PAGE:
As a child, I just accepted any system that was handed to me. As a teen, I observed great unhappiness in adults and resented them for being so close-minded. As an adult, I went through a grinder and learned to understand and love. And now, strangely, I am seeing the very beginning of the movie that ended in my early childhood—ended by laughing the propagandists out of the room and elevating the dissidents and the underground thinkers. And as I am seeing it, I feel like I am finally starting to understand why the adults of my childhood were so messed up. They had met a bulldozer along the way! And I feel them now, because even though their ideas were ridiculous and their fight with my happiness was painful, their lives were hard, and their love was real. I don’t even know what to do with this feeling, I just feel like love is the force that will guide us through darkness.
It seems like today, history is repeating itself.
For example, the victory march of “science as religion” that is happening today—very much in the name billionaire profits and asset management (i.e. capitalism)—is nearly identical to the march that was happening in the Soviet Union in the name of “socialism” when my grandparents were young. Just like the proverbial “scientists” of today are denouncing peasants’ self-preservation instincts (so that certain pharmaceutical companies can make a fortune on certain therapies, which are wrongfully labeled as certain must-worship medical products), back then, city-educated folks would come to the village and yell at peasants for their backward ways, force them to use toxic fertilizers, and teach them to not breastfeed their babies (see an ironic throwback from 2016).
Similarly, in the West, we all know about Big Tobacco (“a pack a day keeps lung cancer away”), asbestos, glyphosate, DDT, etc. Well, not just in the West, my mom told me stories about how they had fought insects by coating everything in their house with DDT. In the Western context, sometimes things like that result in successful lawsuits (go to this recent article about the pandemic for an extensive list of links to stories about corporations knowingly doing harm). But still. Lawsuits or not, the harm is done!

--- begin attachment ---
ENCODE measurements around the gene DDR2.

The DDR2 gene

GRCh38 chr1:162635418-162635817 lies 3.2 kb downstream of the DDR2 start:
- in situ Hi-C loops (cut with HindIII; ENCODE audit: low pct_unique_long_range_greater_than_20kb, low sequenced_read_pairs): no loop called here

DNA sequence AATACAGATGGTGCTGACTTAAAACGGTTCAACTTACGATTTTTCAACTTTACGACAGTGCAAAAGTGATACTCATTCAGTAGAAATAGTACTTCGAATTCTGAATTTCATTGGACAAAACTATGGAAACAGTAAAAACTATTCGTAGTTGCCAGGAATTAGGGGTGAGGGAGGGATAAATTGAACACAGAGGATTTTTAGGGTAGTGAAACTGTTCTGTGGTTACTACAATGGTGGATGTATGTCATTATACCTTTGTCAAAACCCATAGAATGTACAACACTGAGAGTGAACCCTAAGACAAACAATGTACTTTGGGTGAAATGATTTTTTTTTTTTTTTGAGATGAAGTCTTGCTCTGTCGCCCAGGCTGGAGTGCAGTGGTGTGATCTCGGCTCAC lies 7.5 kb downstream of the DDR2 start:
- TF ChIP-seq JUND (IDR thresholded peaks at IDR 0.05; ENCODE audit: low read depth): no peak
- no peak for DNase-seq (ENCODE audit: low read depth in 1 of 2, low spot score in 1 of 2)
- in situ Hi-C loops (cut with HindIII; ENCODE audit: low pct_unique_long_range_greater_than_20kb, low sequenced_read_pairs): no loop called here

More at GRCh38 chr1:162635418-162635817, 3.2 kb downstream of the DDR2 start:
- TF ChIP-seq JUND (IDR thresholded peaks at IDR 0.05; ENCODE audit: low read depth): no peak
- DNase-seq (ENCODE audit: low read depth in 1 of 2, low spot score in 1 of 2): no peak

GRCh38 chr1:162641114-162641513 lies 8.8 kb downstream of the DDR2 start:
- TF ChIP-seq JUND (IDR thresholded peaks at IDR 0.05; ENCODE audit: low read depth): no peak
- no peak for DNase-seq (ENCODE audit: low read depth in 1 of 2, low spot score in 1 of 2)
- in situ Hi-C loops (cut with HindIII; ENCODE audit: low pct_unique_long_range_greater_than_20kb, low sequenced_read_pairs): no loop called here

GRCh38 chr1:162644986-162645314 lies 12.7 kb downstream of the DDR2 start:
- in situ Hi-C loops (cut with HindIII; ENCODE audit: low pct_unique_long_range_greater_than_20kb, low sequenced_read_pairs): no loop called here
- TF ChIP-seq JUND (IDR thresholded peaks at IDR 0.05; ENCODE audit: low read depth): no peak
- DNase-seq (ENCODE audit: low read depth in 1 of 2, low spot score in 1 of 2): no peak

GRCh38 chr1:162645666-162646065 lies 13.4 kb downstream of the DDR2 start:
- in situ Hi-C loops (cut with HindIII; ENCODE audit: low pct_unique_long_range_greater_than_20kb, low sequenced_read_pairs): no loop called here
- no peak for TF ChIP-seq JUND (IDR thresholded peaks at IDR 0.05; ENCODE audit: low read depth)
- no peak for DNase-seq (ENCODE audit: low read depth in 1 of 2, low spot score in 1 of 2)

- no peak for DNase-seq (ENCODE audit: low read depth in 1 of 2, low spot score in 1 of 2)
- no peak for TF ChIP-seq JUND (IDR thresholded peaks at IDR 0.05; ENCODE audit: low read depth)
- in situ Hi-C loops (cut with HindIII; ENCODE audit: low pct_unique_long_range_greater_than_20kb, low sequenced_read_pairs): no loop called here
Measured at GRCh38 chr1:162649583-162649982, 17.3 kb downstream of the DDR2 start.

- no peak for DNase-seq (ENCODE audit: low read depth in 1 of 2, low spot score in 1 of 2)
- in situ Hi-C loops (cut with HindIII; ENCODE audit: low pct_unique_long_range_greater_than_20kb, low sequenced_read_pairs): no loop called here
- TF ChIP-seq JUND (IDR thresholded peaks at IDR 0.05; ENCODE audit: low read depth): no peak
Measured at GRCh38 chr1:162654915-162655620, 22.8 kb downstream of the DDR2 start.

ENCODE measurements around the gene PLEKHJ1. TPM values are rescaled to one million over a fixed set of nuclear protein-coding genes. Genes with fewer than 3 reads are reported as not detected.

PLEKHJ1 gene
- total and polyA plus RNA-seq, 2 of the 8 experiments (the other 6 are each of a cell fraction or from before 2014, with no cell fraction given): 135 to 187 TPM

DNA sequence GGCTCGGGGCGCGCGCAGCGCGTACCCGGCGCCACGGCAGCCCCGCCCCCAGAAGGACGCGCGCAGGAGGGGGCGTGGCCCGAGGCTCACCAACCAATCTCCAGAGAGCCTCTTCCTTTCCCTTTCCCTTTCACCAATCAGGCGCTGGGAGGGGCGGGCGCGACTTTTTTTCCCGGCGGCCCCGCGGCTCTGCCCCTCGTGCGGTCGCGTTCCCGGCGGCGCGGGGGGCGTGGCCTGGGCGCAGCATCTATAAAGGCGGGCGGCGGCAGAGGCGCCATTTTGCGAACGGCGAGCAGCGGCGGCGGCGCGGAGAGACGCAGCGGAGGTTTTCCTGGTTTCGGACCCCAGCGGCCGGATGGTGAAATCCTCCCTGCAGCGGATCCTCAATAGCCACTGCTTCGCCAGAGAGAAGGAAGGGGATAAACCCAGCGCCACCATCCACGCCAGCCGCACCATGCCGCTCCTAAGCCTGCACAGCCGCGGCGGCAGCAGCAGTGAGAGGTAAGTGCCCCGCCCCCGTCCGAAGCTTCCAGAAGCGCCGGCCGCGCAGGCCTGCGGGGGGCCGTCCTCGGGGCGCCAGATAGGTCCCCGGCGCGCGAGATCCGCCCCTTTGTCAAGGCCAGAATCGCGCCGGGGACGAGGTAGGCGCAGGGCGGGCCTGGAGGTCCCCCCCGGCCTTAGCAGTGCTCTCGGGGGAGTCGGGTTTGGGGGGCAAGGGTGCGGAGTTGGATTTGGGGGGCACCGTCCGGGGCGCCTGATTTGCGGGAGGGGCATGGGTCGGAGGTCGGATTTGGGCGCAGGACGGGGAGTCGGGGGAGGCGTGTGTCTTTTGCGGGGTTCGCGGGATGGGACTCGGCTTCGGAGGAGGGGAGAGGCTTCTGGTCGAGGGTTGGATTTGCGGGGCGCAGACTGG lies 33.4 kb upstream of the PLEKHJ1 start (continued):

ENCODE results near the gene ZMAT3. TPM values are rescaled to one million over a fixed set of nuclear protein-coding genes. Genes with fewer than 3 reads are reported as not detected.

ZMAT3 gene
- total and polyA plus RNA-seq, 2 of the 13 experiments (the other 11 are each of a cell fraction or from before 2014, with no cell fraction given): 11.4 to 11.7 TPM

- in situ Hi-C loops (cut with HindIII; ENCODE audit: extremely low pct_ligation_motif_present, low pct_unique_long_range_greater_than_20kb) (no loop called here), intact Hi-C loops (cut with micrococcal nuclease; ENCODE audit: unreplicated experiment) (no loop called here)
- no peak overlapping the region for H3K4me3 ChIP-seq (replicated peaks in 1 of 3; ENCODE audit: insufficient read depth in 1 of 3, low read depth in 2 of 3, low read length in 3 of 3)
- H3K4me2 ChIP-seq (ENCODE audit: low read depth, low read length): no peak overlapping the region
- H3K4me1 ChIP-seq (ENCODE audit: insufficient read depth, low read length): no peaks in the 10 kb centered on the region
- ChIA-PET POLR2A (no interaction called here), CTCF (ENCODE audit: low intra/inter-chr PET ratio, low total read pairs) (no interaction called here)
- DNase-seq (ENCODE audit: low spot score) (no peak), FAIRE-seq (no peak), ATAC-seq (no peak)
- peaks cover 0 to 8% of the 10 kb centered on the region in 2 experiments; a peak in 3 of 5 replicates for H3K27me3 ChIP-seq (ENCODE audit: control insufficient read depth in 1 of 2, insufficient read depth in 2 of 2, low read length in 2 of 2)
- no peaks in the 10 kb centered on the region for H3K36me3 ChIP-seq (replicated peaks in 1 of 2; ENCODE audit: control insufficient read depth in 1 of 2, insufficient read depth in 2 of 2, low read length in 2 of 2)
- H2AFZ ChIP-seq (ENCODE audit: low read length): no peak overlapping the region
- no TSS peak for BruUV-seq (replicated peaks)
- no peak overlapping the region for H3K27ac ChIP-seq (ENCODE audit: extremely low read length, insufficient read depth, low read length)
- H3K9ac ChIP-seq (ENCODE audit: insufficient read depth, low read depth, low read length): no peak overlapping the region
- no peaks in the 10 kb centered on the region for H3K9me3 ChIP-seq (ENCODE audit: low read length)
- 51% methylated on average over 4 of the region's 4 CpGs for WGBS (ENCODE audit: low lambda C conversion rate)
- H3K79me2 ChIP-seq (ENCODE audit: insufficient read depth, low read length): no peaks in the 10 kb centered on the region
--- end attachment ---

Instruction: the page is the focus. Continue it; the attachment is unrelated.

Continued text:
As far as “capitalism” vs “communism,” I have an experiential theory about competition. By living under different systems, I have observed that when broken people can’t compete financially, they start competing for moral superiority, and that’s worse. And I think that this is what’s happening today in developed countries. Due to billionaire fear of losing control, they are tightening the peasants’ belts—and as they are doing it, the economy is being restructured toward poverty and rewarding compliant dependency on the state, and the peasants are now encouraged to compete in the realm of moral superiority instead of financial superiority, at the expense of other peasants (and sadly, it’s not the kind of well-intended morals, either, but the kind designed in corporate marketing rooms with the purpose of selling products and ideas).
See, healthy competition is a part of nature and human experience. When competition is balanced with respect for life and existential truths, one competes within the bounds of spiritual respect. It doesn’t mean anything idyllic or free from violence, it just means adhering to fundamental respect for other people’s right to being existentially important. It’s like, yes, people do play and sometimes create a mess, but they don’t go too far.
However, when competition grows out of the feelings of brokenness and insatiable hunger, it ends up being ugly. The competition then becomes about compensating for the lack of love by designing and implementing systems of mechanical control (with any ism du jour attached to it)—and that kind of existence becomes a vortex that requires more and more fuel. Which explains the infinite greed of our aspiring feudal masters like Gates etc.
So I think that the solution is not in arguing about mechanical isms but in realizing that we exist for a reason, that the craziness of today is an opportunity for healing, and that if we figure out why we are here and how we are connected to our ancestors and human history, we’ll know better what to do. That’s the hope.
A personal note.
From my heart, thank you all who donated! I deleted the original note about my circumstance but my heart is filled with warmth and gratitude to all who reached out. You made me stronger. Thank you.